I’m surprised that no other news outlets have picked up on the story my pal Bill Hamilton wrote for PBN last week revealing how Providence-based Citizens Bank tapped one of the Federal Reserve’s special lending programs 29 times – to the tune of $117 billion – during the credit crunch. Citizens has since paid the money back, but the central bank wasn’t forced to disclose the information until now.
Nor was Citizens alone; Bank of America, Sovereign Bank, Webster Bank and MetLife Bank all used the Fed’s programs too. Here’s some of what Hamilton reported:
The borrowing was not a sign of financial weakness but a chance to take advantage of a less-costly source of liquidity at a time when the credit squeeze was on, a Citizens Financial Group spokesman insisted last week.
“It was an alternative, cheaper source of funding … that we in turn would use to lend,” spokesman Michael Jones told Providence Business News. …
The largest single loan made to RBS through [the Fed's Term Auction Facility program] was for $10 billion on Oct. 23, 2008, at a 1.11 percent interest rate. It was paid back by Nov. 20, 2008.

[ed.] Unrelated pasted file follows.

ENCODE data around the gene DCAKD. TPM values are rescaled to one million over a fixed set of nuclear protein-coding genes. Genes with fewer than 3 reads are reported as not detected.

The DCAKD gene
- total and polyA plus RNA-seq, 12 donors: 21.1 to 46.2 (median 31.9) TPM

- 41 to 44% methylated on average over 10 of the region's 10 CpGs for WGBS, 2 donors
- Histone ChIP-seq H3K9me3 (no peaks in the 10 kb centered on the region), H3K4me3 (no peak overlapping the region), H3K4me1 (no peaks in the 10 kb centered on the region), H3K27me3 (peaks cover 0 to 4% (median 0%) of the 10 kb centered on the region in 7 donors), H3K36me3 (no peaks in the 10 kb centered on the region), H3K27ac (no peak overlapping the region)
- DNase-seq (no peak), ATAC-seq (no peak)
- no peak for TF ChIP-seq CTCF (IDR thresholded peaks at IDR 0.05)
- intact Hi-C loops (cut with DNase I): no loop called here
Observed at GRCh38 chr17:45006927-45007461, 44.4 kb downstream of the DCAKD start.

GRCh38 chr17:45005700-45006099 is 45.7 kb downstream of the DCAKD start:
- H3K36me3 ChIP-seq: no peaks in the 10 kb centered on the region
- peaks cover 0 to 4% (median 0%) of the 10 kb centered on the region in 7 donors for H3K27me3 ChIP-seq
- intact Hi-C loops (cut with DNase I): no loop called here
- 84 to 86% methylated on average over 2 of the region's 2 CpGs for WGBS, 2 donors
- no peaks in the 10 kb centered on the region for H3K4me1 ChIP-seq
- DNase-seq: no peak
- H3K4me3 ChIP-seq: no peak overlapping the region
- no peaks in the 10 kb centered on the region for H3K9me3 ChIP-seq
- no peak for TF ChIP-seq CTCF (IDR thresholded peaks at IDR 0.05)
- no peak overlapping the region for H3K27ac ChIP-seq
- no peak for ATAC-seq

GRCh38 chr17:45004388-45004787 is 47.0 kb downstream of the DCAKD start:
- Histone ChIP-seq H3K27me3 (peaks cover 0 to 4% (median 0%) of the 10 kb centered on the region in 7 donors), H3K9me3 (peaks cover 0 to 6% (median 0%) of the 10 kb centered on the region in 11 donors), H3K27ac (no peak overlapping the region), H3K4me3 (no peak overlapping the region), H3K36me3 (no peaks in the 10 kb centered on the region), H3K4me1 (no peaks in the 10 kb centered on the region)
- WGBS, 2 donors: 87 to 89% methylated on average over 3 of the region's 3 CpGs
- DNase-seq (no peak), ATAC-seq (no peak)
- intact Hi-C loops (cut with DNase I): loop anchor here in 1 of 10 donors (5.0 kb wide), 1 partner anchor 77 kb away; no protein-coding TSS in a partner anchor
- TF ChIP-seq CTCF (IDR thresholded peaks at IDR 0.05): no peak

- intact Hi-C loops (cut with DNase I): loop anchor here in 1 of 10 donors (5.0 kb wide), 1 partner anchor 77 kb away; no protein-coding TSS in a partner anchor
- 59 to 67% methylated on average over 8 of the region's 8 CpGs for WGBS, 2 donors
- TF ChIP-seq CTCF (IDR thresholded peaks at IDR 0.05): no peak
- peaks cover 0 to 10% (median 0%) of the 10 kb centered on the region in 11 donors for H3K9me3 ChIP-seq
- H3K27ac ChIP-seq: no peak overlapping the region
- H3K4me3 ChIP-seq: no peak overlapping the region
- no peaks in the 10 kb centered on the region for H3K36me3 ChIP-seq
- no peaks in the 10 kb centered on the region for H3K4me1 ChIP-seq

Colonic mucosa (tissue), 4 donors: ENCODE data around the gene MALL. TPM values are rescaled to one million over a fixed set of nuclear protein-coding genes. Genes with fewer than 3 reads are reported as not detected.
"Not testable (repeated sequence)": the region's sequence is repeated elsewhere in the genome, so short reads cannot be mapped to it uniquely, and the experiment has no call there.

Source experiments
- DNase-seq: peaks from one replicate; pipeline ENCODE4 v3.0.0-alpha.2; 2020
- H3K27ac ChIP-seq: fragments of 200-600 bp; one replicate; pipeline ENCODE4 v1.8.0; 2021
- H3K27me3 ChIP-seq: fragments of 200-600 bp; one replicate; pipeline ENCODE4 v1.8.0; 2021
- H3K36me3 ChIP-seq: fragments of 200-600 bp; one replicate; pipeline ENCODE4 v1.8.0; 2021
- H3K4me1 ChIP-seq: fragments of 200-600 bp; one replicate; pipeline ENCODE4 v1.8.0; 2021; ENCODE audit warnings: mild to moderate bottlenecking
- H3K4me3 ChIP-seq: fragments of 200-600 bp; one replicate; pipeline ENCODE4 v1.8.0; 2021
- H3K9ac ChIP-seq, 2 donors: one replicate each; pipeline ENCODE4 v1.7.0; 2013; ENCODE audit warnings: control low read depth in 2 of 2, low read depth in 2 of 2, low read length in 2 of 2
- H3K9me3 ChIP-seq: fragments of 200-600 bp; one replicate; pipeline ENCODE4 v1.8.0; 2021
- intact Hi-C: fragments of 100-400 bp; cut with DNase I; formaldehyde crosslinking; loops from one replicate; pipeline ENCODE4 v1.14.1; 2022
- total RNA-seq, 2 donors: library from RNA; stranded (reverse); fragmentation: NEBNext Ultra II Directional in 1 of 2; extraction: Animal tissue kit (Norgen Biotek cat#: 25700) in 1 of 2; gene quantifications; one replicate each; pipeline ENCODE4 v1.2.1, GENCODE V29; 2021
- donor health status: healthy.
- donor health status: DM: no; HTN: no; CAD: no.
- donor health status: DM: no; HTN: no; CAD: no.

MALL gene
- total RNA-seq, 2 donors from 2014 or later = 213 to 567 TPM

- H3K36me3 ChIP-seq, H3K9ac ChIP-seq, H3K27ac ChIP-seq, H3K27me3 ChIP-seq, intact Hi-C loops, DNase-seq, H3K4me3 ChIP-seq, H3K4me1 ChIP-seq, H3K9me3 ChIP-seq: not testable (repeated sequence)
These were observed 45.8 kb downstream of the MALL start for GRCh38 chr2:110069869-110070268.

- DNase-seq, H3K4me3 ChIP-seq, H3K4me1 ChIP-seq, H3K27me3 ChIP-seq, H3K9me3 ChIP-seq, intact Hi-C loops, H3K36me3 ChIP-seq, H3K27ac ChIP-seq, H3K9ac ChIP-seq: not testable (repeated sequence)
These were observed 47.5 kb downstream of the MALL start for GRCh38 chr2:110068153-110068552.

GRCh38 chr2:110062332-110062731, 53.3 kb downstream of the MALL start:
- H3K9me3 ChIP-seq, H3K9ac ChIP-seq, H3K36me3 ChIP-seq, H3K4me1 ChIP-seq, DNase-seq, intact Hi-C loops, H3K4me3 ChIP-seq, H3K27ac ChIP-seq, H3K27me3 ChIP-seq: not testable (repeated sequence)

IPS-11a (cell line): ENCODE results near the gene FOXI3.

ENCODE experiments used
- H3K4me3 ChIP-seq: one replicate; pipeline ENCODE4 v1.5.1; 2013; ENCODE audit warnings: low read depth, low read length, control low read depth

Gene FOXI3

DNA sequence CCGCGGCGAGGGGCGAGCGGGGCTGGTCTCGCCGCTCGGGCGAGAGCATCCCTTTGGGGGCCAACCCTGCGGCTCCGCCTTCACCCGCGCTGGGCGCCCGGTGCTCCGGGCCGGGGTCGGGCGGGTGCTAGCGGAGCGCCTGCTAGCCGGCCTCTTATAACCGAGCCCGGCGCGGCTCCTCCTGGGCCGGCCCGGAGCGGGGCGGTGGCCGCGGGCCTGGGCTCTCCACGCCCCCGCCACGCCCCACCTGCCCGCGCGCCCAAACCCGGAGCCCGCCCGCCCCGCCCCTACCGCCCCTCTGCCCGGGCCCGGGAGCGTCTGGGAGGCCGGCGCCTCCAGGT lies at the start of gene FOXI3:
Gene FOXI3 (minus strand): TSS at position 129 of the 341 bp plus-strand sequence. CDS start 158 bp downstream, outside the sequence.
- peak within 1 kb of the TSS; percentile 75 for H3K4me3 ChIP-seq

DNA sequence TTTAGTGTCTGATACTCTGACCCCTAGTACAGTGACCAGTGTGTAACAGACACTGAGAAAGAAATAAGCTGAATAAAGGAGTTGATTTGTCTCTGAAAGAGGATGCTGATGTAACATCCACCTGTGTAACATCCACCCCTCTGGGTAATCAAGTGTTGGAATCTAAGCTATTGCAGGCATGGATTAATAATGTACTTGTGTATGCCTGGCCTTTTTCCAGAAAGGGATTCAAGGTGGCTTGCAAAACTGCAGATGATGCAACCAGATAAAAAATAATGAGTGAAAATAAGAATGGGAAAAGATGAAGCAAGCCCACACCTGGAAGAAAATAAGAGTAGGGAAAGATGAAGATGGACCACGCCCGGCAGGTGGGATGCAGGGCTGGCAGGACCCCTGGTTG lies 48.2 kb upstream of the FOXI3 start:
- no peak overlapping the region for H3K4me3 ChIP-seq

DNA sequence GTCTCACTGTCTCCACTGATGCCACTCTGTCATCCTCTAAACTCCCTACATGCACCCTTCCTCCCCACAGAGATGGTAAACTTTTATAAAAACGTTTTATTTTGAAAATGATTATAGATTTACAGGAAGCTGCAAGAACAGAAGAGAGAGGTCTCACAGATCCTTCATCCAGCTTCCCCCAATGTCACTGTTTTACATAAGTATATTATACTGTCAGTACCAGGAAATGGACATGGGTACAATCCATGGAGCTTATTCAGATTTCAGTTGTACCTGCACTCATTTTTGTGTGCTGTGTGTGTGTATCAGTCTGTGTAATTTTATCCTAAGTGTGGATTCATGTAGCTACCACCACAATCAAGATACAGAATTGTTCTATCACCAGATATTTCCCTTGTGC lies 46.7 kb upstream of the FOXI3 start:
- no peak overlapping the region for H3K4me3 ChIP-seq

The largest amount the bank owed to the Fed at any one time was $18.3 billion, at the height of the financial crisis in March 2009, Jones said.
While foreign-owned banks such as Sovereign and Citizens Financial were barred from participating in the Troubled Asset Relief Program, Citizens’ parent, the Royal Bank of Scotland plc, took advantage of the Fed’s loan facilities, according to the central bank’s new disclosures.
That last point is particularly interesting, because it gets at one of the big debates sparked by the Fed’s new disclosures – namely, whether it’s appropriate for the U.S. central bank to be loaning so much money to financial institutions headquartered abroad. (RBS has owned Citizens since 1988.) As Hamilton notes, Congress explicitly barred them from taken part in the infamous TARP program, but the Fed didn’t put similar restrictions in place.
Meanwhile, RBS – which is still 83% owned by the British government after its 2008 bailout – is now hoping to pay cash bonuses to its investment bankers again for the first time since the crisis hit, Bloomberg reports.